Cognitive, Depression, Depression Symptoms

Self-Blame and Self-Criticism

Although possibly better described alone, they go hand in hand nevertheless.

In depression, there seems to be this underlying notion that it is our fault for everything. Not just the bad day we had, but all of our deficiencies as a person. Most all we can possibly find wrong with us, and our world, can all be attributed to us, because it’s our fault. What is alarming about this is that much of the blame is misplaced, yet we carry the burden of having created it.

Coupled with this, we have self-criticism.

Not necessarily always attached to self-blame, but instead attached to any other symptom it can. With self-criticism, we are essentially firing off cognitions in our brain that criticize all of the presumed deficiencies we find in ourselves. Once these two have an established connection, we become apart of a loop of detecting deficiencies and then blaming ourselves for them, with some of the most barbed words we can find.

These symptoms alone in themselves can produce a weight we carry that can become overwhelming. In fact, I remember when I finally kicked self-criticism to the curb and it was very literally what I felt one day, i.e., a weight off of my shoulders.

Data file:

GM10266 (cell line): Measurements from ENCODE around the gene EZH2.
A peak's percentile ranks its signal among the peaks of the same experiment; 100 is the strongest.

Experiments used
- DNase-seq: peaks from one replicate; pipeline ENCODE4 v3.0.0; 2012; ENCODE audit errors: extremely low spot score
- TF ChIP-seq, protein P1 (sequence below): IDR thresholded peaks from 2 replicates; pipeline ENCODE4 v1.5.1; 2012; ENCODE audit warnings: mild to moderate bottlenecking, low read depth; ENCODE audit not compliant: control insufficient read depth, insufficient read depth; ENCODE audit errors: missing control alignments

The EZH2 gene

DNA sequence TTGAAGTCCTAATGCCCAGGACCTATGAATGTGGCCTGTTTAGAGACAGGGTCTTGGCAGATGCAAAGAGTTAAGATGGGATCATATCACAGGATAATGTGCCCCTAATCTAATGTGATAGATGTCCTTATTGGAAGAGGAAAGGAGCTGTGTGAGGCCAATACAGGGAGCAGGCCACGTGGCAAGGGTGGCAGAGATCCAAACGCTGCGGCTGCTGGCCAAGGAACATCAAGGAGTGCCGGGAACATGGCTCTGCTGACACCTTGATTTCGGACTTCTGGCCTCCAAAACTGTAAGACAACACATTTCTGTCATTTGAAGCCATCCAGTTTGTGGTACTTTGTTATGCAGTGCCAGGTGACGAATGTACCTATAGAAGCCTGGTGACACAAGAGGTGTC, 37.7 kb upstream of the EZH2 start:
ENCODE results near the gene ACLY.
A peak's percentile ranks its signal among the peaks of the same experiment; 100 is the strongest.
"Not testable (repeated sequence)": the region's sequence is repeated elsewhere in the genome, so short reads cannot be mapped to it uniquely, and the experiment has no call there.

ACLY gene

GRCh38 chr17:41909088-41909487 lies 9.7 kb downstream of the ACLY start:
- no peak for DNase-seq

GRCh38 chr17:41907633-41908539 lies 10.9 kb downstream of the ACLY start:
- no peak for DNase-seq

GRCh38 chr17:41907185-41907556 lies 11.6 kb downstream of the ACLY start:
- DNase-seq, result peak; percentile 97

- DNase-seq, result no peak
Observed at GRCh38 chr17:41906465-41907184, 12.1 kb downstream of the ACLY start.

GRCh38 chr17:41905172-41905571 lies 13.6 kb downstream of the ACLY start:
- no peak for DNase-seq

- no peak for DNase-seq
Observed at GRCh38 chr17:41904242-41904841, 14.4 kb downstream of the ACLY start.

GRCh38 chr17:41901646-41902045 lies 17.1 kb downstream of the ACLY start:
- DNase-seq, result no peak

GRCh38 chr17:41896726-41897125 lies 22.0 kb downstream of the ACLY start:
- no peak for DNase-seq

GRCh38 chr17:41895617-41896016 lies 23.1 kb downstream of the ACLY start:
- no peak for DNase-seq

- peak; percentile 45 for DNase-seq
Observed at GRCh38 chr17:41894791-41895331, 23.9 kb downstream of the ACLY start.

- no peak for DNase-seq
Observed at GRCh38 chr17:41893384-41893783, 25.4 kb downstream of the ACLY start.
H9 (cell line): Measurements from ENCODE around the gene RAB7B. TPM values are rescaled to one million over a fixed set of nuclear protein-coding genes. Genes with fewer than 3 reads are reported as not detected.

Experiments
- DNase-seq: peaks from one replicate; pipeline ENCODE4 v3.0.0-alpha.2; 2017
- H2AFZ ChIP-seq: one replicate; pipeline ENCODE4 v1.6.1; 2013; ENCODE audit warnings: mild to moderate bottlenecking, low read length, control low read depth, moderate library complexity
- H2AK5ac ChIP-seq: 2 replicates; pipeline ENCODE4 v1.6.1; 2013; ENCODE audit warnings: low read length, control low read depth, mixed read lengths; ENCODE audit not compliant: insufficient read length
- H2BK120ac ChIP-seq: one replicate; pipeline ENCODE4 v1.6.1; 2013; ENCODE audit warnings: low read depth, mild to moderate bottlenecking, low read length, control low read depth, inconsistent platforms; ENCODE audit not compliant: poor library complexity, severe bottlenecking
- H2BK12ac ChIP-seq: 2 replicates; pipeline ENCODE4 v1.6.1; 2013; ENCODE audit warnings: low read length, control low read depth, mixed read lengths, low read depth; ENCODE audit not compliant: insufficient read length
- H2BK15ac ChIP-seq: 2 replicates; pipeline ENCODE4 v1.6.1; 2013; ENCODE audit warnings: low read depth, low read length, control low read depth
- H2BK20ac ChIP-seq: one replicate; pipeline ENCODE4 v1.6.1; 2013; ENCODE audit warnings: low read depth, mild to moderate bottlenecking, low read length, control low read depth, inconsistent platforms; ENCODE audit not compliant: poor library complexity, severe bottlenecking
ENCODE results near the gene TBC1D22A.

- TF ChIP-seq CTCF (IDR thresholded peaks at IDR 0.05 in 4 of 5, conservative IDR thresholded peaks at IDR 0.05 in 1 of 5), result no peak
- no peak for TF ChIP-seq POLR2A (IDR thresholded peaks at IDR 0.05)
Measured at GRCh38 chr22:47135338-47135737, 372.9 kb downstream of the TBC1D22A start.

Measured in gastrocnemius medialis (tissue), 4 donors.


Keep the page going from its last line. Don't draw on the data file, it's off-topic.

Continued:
Mild:

person begins to blame and criticize oneself for most any shortcomings in themselves or their life. For even being slower than other people at a specific task the person can rebuke themself for having the defect that produced this defect, in this case, stupidity.

Moderate:

person begins to harshly criticize oneself for personality defects and self-criticisms become more extreme.

Severe:

the person becomes severe in their criticism and blame, to the point in which they feel they should be punished. One patient of Becks revealed that he , should be taken out back and hung“. The person now justifies his own death, because of their deficiencies.

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